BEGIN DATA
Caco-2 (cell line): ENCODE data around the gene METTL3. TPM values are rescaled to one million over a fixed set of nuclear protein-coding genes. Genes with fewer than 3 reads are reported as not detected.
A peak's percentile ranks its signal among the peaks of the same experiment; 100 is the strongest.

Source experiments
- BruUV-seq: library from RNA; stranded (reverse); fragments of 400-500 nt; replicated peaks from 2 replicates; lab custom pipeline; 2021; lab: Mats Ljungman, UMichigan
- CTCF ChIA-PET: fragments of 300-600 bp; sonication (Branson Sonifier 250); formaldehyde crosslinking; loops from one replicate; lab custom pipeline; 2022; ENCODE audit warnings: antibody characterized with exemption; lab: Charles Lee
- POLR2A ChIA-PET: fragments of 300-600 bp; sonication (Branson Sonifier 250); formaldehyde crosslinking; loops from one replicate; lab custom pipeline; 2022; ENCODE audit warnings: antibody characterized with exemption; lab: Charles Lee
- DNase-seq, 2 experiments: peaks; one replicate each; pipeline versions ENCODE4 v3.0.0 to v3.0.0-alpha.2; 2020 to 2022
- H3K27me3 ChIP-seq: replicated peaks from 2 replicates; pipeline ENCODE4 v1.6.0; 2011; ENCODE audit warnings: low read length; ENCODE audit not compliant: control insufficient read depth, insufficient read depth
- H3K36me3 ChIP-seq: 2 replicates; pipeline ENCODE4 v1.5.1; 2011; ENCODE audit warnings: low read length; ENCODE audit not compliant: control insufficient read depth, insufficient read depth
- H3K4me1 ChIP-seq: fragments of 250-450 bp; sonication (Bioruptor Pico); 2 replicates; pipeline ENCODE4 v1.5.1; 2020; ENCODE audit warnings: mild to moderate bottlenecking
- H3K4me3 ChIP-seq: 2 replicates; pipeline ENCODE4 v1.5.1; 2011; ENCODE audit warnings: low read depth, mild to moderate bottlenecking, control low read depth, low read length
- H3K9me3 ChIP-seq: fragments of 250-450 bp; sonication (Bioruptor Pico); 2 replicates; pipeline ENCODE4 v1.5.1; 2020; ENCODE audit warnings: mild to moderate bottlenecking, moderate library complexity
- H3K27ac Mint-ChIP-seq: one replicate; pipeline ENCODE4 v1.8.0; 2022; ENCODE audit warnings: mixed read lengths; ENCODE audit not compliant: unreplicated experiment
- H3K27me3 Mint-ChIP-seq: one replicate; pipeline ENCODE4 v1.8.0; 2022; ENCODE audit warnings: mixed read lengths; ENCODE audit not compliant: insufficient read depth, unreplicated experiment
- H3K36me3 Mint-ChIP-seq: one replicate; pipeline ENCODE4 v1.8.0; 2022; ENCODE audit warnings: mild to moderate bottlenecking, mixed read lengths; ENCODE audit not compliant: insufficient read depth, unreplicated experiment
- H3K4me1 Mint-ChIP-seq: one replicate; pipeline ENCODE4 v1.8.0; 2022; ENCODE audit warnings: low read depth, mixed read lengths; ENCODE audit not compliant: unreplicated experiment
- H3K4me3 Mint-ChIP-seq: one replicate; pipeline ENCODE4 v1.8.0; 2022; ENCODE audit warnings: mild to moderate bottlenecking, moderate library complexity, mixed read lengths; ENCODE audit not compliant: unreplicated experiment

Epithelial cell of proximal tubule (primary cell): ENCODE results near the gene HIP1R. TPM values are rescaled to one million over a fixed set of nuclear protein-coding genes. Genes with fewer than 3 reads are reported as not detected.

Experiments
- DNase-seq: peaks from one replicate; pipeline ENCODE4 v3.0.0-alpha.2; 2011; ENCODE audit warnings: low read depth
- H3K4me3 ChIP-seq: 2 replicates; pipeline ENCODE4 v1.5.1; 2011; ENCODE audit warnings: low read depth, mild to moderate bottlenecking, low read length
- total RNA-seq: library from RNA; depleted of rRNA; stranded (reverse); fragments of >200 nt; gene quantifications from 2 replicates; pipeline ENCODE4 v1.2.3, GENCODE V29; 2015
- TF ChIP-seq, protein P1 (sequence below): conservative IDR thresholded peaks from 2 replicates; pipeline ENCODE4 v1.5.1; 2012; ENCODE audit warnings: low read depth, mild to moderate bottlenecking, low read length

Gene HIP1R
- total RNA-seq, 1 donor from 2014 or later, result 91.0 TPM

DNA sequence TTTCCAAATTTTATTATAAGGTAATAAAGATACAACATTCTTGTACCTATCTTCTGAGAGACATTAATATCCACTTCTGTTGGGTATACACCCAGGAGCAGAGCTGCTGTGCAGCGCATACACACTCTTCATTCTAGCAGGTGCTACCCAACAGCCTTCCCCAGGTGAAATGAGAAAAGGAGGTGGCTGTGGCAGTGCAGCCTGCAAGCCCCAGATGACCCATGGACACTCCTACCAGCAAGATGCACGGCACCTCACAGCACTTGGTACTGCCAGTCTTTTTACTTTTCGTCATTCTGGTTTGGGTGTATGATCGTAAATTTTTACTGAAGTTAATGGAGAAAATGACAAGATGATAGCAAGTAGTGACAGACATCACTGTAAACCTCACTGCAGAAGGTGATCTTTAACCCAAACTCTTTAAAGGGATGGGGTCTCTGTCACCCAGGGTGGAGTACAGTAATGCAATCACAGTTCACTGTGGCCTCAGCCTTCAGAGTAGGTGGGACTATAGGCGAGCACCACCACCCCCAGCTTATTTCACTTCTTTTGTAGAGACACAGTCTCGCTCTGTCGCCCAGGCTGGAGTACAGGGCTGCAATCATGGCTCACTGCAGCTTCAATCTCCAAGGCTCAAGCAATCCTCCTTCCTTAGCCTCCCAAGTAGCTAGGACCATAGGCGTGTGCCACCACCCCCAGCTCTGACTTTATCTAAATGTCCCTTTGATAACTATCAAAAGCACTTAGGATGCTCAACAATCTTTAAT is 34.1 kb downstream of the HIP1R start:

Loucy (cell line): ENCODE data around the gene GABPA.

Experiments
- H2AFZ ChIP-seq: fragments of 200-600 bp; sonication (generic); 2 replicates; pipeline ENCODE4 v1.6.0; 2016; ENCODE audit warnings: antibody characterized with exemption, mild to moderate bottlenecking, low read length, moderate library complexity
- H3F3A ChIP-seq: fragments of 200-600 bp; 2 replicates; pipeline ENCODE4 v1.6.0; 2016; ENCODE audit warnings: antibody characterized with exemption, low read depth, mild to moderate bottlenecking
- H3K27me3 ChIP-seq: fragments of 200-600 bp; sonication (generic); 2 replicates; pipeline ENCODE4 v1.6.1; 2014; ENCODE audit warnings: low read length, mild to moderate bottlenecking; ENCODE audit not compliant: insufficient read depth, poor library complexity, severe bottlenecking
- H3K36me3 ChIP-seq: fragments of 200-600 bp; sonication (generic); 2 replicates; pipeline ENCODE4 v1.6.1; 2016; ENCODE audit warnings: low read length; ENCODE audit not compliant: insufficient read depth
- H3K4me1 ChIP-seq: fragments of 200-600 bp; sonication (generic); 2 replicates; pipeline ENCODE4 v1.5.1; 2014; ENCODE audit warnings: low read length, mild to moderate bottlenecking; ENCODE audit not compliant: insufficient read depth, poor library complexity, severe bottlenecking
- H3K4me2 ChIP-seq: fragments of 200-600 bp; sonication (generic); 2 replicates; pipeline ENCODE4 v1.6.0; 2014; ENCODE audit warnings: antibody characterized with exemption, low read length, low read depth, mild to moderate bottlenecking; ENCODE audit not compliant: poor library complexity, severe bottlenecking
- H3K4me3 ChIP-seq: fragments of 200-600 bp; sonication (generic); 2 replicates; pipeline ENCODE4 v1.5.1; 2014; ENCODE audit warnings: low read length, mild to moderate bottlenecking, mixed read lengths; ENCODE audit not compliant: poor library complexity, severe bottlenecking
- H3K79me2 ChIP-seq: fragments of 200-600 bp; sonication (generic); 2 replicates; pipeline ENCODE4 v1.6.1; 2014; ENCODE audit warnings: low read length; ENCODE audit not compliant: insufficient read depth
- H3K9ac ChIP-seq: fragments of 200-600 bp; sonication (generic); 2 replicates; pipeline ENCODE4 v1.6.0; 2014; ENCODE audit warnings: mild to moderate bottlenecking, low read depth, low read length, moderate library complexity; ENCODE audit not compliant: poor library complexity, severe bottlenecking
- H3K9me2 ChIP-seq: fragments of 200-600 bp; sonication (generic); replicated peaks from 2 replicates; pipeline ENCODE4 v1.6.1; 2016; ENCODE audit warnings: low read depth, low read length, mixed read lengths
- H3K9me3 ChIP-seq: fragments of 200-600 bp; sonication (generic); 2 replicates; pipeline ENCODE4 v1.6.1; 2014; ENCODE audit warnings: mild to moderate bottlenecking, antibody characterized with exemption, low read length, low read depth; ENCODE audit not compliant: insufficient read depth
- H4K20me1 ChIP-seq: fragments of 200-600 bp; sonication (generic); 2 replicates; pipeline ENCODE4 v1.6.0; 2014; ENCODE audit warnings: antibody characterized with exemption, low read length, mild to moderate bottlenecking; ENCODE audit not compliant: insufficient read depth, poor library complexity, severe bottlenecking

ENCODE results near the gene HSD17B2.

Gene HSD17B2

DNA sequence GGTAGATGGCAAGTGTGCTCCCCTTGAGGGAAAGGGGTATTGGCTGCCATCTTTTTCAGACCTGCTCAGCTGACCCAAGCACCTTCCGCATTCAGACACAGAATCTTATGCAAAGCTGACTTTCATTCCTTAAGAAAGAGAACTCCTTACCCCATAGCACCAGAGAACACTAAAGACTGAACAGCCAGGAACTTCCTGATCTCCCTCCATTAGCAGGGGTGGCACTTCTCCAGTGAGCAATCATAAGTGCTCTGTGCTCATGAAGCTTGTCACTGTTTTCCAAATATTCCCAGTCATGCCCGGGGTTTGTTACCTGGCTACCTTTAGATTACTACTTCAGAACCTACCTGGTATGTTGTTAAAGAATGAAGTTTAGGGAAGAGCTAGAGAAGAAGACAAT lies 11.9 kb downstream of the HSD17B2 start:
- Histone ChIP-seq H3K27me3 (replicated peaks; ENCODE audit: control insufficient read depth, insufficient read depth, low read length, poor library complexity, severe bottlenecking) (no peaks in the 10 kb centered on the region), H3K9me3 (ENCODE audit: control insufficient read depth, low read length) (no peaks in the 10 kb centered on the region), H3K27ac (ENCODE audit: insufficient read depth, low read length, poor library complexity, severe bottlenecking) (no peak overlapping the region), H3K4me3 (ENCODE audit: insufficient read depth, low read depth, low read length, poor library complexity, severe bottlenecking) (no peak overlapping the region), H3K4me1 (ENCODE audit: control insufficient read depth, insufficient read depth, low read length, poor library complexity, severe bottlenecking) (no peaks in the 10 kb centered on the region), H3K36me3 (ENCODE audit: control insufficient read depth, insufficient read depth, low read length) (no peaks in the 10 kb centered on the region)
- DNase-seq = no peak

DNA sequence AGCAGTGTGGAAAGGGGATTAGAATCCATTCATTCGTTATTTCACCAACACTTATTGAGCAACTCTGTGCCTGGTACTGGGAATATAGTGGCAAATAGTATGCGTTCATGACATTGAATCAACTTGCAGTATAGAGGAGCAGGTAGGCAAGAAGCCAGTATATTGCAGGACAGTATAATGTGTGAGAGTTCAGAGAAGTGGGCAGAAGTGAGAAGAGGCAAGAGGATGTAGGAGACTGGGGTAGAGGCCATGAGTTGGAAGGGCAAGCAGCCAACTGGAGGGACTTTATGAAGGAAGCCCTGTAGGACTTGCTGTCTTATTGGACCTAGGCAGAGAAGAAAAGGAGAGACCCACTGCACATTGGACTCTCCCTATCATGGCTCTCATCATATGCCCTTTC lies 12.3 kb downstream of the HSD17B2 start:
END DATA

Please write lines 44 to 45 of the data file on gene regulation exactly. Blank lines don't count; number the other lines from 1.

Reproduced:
- Histone ChIP-seq H3K27me3 (replicated peaks; ENCODE audit: control insufficient read depth, insufficient read depth, low read length, poor library complexity, severe bottlenecking) (no peaks in the 10 kb centered on the region), H3K9me3 (ENCODE audit: control insufficient read depth, low read length) (no peaks in the 10 kb centered on the region), H3K27ac (ENCODE audit: insufficient read depth, low read length, poor library complexity, severe bottlenecking) (no peak overlapping the region), H3K4me3 (ENCODE audit: insufficient read depth, low read depth, low read length, poor library complexity, severe bottlenecking) (no peak overlapping the region), H3K4me1 (ENCODE audit: control insufficient read depth, insufficient read depth, low read length, poor library complexity, severe bottlenecking) (no peaks in the 10 kb centered on the region), H3K36me3 (ENCODE audit: control insufficient read depth, insufficient read depth, low read length) (no peaks in the 10 kb centered on the region)
- DNase-seq = no peak